(iii) Audio description device means the individual device that a patron may use at any seat to hear audio description.
(iv) Captioning device means the individual device that a patron may use at any seat to view closed movie captioning.
(v) Closed movie captioning means the written display of a movie’s dialogue and non-speech information, such as music, the identity of the character who is speaking, and other sounds or sound effects. Closed movie captioning generally requires the use of a captioning device for delivery of the captions to the patron.
(vi) Digital movie means a movie exhibited in digital cinema format.
(vii) Movie theater means a facility, other than a drive-in theater, that is owned, leased by, leased to, or operated by a public accommodation and that contains one or more auditoriums that are used primarily for the purpose of showing movies to the public for a fee.
(viii) Open movie captioning means the written on-screen display of a movie’s dialogue and non-speech information, such as music, the identity of the character who is speaking, and other sounds and sound effects.
(2) General. A public accommodation shall ensure that its movie theater auditoriums provide closed movie captioning and audio description whenever they exhibit a digital movie that is distributed with such features. Application of the requirements of paragraph (g) of this section is deferred for any movie theater auditorium that exhibits analog movies exclusively, but may be addressed in a future rulemaking.
(3) Minimum requirements for captioning devices. (i) A public accommodation shall provide a minimum number of fully operational captioning devices at its movie theaters in accordance with the following Table:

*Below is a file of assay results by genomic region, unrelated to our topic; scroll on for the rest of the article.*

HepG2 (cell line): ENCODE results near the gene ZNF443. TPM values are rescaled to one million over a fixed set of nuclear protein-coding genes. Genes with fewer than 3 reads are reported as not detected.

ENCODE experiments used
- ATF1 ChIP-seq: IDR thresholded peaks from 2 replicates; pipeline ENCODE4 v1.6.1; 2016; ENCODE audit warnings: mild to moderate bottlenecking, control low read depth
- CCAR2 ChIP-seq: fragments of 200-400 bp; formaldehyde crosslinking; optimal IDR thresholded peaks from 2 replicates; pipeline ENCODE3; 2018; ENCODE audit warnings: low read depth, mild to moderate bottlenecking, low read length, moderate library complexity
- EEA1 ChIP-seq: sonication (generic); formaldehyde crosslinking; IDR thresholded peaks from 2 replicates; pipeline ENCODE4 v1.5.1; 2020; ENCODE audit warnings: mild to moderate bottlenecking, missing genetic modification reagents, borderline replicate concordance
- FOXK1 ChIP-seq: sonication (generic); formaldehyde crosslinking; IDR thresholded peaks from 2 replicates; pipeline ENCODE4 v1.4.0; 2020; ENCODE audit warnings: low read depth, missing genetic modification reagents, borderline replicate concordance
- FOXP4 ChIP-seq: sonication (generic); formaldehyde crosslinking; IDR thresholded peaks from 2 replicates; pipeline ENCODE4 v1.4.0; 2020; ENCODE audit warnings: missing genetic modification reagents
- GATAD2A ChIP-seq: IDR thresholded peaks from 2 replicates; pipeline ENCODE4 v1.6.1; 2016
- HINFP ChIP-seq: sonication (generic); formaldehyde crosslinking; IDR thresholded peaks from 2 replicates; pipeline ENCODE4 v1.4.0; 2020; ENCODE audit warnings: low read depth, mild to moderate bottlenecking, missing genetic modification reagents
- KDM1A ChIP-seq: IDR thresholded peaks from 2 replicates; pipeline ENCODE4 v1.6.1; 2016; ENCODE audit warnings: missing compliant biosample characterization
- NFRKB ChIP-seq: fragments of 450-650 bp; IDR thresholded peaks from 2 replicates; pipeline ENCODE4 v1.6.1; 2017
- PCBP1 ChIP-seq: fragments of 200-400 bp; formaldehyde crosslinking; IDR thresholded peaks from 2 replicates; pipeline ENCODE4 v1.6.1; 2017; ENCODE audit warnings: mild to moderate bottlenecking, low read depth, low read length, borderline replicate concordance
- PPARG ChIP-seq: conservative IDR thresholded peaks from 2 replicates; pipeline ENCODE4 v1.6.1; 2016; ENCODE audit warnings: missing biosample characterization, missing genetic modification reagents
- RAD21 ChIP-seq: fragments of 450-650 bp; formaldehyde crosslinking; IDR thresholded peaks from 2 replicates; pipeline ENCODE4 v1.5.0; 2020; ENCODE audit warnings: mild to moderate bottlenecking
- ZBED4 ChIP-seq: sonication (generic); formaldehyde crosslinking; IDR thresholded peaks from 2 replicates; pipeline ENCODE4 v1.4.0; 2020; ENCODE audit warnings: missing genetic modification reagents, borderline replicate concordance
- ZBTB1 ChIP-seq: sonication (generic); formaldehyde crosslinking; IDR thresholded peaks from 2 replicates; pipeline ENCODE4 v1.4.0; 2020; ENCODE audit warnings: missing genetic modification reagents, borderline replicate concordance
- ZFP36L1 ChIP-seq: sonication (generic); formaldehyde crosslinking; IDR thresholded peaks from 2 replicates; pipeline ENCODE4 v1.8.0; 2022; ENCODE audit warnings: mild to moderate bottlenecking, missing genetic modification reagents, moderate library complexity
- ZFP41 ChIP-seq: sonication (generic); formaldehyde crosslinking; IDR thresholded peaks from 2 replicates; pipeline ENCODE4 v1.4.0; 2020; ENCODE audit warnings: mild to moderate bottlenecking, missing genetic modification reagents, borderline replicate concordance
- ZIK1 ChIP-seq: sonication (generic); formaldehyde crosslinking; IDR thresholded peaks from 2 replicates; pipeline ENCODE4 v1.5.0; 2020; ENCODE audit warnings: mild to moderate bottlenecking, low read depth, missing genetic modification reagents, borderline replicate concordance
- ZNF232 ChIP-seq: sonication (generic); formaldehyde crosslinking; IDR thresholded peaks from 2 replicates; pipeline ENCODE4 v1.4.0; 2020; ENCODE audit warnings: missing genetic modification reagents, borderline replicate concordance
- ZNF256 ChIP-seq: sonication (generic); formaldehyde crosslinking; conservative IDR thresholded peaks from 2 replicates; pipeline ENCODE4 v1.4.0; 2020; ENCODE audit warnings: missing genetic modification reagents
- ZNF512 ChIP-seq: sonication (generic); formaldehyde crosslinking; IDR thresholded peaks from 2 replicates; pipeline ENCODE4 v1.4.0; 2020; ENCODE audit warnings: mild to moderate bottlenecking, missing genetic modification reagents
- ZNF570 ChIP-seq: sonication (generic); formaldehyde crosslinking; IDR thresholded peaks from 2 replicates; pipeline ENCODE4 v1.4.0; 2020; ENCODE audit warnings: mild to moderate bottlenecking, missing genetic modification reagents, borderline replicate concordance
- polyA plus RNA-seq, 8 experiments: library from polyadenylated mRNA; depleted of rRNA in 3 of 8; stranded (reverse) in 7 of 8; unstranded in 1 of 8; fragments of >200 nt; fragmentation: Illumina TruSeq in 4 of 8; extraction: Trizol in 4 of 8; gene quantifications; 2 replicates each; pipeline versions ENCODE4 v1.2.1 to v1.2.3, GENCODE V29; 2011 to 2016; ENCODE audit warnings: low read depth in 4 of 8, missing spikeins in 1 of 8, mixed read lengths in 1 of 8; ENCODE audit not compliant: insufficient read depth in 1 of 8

Number of Movie Theater Auditoriums Exhibiting Digital Movies
Minimum Required Number of Captioning Devices
(4) Minimum requirements for audio description devices.
(i) A public accommodation shall provide at its movie theaters a minimum of one fully operational audio description device for every two movie theater auditoriums exhibiting digital movies and no less than two devices per movie theater. When calculation of the required number of devices results in a fraction, the next greater whole number of devices shall be provided.
(ii) A public accommodation may comply with the requirements in paragraph (g)(4)(i) of this section by using the existing assistive listening receivers that the public accommodation is already required to provide at its movie theaters in accordance with Table 219.3 of the 2010 Standards, if those receivers have a minimum of two channels available for sound transmission to patrons.
(5) Performance requirements for captioning devices and audio description devices. Each captioning device and each audio description device must be properly maintained by the movie theater to ensure that each device is fully operational, available to patrons in a timely manner, and easily usable by patrons. Captioning devices must be adjustable so that the captions can be viewed as if they are on or near the movie screen, and must provide clear, sharp images in order to ensure readability of captions.
(6) Alternative technologies.
(i) A public accommodation may meet its obligation to provide captioning and audio description in its movie theaters to persons with disabilities through any technology so long as that technology provides communication as effective as that provided to movie patrons without disabilities.